Your next presentation audience might give your PowerPoint presentation slides much more attention than normal. That’s much more attention if you decide to make some changes to those slides. The default PowerPoint presentation slide can be miserable to look at. So, here are some guidelines to help you get more from your slides the next time you have to give a presentation.
Your PowerPoint Presentation Slides
Here are five simple PowerPoint tips to help you get the most from your next presentation.
Text. Go easy on the text. When you present with PowerPoint slides, less is definitely more. So aim to use fewer words. Less text. It will be easier to read and your audience will approve.
Bullet points. Bullet points and lists sap the strength of any presentation audience. Therefore, aim to use them, if you must, only to summarise key points.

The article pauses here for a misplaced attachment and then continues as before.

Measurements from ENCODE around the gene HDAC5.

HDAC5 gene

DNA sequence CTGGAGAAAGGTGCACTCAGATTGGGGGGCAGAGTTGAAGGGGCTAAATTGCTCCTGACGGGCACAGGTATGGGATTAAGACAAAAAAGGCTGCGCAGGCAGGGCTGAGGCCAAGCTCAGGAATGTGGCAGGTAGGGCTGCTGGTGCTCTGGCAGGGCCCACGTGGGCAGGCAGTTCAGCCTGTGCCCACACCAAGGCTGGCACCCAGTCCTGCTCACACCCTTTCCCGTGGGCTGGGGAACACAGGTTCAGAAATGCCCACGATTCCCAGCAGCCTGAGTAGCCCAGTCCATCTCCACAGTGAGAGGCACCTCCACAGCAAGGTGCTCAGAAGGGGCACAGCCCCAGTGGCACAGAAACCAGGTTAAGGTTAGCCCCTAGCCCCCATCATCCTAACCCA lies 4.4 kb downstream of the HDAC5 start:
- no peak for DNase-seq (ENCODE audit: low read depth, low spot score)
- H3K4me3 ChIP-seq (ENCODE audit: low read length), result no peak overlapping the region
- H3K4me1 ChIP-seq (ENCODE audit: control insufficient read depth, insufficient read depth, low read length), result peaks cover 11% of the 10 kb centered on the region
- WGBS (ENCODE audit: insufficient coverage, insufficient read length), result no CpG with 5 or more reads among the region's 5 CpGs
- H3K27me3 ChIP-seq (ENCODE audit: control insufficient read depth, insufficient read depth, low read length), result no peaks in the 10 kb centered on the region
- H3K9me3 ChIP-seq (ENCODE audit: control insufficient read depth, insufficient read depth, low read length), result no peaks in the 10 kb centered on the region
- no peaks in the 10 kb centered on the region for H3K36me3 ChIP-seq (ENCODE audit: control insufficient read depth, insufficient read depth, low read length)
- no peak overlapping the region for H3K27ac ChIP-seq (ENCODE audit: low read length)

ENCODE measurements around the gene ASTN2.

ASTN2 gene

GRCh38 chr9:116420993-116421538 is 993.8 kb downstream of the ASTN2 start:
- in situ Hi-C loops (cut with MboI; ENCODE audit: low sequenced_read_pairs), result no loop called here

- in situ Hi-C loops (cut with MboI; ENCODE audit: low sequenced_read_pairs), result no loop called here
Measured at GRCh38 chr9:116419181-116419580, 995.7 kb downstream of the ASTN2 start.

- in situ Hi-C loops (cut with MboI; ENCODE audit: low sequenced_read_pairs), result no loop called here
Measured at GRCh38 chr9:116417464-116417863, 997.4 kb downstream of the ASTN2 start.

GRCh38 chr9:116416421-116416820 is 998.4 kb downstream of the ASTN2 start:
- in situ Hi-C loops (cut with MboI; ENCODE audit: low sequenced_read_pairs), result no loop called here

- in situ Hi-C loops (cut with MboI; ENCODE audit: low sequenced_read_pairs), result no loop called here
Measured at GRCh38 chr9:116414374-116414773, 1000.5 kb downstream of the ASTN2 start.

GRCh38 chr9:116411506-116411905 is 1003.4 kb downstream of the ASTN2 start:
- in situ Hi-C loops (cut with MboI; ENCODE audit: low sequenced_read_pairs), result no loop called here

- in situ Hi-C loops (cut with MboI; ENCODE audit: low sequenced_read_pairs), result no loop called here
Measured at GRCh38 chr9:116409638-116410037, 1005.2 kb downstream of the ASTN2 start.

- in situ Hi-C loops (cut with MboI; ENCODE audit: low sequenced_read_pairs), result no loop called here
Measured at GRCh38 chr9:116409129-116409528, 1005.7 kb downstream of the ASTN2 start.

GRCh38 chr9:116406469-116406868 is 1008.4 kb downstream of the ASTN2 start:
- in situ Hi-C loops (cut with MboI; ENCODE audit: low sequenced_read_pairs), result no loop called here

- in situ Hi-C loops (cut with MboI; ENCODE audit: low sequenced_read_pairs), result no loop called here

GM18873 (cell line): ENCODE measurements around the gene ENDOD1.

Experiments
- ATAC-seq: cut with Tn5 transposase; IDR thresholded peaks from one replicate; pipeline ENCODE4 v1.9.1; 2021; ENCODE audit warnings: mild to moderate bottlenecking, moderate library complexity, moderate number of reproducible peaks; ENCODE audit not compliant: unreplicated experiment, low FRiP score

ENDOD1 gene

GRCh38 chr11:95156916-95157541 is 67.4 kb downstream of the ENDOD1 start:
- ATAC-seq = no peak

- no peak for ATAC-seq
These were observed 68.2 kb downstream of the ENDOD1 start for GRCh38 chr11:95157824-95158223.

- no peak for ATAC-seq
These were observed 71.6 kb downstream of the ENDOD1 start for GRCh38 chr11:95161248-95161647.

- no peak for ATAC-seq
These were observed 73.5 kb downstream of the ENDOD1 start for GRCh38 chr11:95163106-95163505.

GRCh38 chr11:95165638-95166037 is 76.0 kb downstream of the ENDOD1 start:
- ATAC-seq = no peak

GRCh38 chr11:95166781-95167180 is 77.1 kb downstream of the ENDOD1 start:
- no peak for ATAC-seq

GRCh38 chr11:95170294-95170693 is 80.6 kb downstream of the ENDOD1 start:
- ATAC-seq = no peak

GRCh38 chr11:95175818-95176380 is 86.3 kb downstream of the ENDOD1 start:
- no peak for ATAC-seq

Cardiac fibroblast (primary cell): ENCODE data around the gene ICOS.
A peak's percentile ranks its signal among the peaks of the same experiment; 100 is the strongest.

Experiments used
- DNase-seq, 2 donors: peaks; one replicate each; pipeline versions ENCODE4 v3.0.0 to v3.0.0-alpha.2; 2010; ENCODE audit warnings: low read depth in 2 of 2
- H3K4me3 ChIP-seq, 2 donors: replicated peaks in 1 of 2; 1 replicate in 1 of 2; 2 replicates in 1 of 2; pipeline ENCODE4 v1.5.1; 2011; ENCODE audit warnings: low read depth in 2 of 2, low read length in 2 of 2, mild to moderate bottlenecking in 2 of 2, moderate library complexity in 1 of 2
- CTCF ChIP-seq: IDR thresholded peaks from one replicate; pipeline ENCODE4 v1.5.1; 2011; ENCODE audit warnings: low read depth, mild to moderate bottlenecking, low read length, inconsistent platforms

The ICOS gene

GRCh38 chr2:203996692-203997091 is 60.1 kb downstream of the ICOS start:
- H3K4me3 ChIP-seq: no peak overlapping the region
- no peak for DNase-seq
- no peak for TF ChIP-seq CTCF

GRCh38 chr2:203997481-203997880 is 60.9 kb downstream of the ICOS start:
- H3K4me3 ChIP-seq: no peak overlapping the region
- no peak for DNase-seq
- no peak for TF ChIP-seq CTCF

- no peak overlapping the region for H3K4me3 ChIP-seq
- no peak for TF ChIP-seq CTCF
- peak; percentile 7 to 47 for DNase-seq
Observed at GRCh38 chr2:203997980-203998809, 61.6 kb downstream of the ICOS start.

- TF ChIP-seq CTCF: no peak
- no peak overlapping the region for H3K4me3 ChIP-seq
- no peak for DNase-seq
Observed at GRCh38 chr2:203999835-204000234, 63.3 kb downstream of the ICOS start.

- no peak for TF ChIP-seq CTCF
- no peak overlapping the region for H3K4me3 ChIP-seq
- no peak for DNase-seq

Use large text. A 30 point font size is readable from a distance. But if you use anything smaller, then you run the risk that your audience can’t read the words on your slides. You can also consider these presentation design tips for more ideas.
Images. Use quality images in your PowerPoint slides. Aim for these to be large enough to be enlarged on your projection screen. If it’s grainy on your viewer, it’s too small for your audience. Note how the Kimberly-Clark PowerPoint presentation failed to do this.
Avoid the corporate template. Many businesses promote themselves with a corporate PowerPoint presentation template. Typically they don’t work. They leave you, the presenter, with too little space for your presentation. Resist them.
So, some very simple tips to help you achieve the most with your PowerPoint presentation slides when you give your next presentation. Good luck.
To find out how you can prepare better PowerPoint presentations with a PresentPerfectTM training course you can call 01344 859823 or email: email@example.com.
“If we really wanted to accomplish something we shouldn’t be teaching our allies how to use PowerPoint, we should give it to the enemy. We’d never have to worry about them again.”
Peter Feaver, Duke University
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